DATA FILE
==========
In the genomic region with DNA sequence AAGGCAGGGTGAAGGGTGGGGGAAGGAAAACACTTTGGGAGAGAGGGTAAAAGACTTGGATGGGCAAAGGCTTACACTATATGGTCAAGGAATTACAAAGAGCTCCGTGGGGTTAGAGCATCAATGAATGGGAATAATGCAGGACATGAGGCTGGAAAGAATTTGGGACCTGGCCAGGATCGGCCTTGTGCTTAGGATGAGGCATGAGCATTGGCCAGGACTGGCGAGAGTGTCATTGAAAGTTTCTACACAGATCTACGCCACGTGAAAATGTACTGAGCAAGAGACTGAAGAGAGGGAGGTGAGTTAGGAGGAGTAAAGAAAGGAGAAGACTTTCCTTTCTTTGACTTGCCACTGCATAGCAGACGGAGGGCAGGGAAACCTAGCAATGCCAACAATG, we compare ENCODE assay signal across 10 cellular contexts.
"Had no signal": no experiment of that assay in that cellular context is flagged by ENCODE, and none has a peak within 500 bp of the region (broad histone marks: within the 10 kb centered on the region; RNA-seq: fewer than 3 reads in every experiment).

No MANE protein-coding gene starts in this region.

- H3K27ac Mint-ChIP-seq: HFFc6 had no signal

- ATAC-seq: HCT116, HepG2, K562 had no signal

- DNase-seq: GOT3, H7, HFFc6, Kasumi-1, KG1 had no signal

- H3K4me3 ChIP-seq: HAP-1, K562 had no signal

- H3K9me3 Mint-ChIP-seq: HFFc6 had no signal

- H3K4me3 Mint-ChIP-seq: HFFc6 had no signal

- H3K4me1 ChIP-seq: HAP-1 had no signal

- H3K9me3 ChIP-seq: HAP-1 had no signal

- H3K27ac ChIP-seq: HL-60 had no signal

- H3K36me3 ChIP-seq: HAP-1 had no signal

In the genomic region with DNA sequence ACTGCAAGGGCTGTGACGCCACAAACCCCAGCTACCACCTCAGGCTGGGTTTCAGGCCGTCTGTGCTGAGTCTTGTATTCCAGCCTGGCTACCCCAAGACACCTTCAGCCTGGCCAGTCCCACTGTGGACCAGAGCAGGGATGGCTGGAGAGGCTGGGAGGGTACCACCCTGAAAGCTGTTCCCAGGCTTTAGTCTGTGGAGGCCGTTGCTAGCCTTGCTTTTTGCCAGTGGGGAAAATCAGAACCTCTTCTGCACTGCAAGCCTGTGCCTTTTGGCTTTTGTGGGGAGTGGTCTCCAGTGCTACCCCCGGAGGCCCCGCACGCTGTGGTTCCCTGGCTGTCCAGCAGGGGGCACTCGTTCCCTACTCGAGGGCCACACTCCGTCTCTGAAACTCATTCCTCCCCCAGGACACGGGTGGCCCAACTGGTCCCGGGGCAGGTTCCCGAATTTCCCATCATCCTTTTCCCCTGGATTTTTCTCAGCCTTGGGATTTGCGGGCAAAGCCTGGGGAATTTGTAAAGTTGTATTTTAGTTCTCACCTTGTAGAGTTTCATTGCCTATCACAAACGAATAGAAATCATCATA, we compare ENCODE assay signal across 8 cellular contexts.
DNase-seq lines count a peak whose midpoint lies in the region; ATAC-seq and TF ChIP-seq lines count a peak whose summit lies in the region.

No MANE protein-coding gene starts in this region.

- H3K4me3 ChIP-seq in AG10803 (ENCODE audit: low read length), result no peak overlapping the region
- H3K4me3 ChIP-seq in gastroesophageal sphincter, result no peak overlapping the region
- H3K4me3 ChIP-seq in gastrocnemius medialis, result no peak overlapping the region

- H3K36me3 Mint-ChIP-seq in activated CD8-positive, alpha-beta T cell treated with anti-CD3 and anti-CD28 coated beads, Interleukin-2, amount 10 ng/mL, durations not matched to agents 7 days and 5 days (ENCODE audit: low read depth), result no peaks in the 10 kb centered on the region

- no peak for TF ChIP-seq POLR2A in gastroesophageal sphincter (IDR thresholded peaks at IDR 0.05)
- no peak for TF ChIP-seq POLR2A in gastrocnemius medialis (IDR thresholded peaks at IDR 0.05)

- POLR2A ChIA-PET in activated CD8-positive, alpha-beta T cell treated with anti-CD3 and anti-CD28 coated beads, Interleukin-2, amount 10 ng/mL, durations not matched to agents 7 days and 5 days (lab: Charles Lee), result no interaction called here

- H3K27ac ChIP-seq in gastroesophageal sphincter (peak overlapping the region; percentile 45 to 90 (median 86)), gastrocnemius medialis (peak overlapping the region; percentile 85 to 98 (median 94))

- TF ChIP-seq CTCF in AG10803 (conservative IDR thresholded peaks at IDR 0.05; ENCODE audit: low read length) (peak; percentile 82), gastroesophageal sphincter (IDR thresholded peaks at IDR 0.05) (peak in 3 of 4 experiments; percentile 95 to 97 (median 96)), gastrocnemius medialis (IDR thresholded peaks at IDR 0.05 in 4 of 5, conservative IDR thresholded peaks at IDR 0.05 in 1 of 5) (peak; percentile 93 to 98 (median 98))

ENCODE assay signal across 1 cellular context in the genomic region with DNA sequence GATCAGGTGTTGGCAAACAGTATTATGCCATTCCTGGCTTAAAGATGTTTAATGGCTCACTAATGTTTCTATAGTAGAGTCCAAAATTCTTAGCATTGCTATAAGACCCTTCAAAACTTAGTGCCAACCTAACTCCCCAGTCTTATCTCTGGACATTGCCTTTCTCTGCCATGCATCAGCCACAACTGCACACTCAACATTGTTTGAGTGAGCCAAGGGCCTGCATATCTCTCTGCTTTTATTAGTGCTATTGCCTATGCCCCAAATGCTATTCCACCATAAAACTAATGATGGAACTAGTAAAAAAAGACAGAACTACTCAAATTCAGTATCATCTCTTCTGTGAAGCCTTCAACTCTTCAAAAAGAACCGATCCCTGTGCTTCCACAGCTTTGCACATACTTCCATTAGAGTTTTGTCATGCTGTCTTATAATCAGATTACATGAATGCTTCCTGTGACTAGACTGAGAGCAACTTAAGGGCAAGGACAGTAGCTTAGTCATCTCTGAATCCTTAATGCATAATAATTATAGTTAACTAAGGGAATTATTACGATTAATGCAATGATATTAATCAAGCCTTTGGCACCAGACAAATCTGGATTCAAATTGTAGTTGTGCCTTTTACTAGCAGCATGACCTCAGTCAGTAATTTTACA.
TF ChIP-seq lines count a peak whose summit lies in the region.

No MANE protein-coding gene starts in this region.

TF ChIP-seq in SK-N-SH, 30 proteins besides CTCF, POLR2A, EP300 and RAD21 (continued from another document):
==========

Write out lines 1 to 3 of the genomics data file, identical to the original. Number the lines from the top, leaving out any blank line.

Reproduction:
In the genomic region with DNA sequence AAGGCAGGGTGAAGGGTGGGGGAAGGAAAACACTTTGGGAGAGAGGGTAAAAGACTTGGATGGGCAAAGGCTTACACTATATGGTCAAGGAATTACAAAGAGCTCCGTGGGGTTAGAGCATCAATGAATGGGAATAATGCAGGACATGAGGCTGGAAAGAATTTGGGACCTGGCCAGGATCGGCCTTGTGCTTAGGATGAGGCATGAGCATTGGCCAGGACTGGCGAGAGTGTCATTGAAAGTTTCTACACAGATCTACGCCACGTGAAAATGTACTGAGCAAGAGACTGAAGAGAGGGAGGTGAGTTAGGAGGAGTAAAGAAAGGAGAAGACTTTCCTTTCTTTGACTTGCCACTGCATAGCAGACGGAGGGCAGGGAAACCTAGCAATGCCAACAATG, we compare ENCODE assay signal across 10 cellular contexts.
"Had no signal": no experiment of that assay in that cellular context is flagged by ENCODE, and none has a peak within 500 bp of the region (broad histone marks: within the 10 kb centered on the region; RNA-seq: fewer than 3 reads in every experiment).

No MANE protein-coding gene starts in this region.